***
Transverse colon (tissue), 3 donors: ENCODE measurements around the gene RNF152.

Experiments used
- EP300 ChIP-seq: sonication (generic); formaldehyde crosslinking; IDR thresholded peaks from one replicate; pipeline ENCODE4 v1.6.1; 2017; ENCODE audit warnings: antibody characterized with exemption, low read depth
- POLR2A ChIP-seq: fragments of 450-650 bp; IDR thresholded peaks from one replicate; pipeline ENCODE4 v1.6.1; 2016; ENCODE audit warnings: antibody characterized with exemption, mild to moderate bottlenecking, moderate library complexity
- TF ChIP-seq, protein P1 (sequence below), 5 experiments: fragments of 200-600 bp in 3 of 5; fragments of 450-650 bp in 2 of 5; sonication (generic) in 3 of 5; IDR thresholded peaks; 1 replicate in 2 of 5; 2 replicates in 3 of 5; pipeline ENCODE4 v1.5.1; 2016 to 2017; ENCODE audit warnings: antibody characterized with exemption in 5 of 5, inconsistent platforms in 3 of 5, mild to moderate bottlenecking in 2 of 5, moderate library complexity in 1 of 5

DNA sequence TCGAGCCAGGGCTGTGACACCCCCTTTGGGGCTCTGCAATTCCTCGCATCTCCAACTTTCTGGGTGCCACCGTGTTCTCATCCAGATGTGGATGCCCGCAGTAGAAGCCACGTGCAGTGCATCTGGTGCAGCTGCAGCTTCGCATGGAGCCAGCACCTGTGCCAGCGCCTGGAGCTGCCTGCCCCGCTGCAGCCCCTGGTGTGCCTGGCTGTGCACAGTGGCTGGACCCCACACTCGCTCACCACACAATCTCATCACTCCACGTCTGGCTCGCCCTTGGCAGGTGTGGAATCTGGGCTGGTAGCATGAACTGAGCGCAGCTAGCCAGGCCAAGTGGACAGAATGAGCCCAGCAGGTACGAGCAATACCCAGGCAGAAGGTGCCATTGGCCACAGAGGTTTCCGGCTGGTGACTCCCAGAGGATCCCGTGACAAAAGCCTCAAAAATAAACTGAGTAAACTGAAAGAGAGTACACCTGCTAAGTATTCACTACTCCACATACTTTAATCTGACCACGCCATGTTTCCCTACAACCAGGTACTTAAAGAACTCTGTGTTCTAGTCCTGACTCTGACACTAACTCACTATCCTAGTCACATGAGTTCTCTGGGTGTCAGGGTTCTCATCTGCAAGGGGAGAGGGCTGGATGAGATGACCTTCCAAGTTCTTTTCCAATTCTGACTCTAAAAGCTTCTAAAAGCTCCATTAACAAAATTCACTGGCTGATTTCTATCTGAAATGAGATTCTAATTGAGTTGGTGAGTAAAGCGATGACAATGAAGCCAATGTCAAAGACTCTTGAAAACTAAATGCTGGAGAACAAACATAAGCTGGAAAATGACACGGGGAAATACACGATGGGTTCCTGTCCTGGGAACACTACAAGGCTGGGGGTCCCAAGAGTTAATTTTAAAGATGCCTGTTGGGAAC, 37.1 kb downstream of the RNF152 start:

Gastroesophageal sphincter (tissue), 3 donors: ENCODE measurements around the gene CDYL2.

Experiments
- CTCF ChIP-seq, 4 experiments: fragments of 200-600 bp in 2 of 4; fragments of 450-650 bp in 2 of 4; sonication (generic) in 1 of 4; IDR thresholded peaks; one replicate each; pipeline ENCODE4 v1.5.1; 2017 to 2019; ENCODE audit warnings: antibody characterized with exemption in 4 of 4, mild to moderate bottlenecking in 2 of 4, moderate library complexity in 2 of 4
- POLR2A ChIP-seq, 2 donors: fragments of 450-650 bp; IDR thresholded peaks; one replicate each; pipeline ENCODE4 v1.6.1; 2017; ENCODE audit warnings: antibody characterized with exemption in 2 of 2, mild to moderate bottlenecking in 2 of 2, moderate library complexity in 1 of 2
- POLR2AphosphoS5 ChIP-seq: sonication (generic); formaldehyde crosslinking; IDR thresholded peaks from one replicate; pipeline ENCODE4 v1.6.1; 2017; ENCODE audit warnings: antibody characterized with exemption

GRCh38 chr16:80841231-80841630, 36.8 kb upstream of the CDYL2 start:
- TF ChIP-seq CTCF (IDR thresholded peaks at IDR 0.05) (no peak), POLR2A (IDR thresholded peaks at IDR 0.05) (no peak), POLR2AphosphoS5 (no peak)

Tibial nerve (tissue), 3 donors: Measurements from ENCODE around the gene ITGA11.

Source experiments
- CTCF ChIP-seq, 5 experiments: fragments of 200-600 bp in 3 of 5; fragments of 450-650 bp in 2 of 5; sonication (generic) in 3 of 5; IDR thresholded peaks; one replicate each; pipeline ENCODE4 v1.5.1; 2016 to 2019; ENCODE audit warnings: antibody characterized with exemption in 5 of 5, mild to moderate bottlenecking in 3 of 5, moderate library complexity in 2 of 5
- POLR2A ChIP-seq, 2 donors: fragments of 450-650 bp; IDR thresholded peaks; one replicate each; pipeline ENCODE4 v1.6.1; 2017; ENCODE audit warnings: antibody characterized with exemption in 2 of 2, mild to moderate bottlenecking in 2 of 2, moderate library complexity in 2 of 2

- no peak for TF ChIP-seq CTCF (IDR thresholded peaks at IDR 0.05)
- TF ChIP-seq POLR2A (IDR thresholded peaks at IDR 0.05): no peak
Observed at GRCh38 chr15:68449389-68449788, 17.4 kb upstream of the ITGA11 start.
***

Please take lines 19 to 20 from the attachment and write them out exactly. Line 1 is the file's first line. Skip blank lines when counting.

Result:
- TF ChIP-seq POLR2A (IDR thresholded peaks at IDR 0.05): no peak
Observed at GRCh38 chr15:68449389-68449788, 17.4 kb upstream of the ITGA11 start.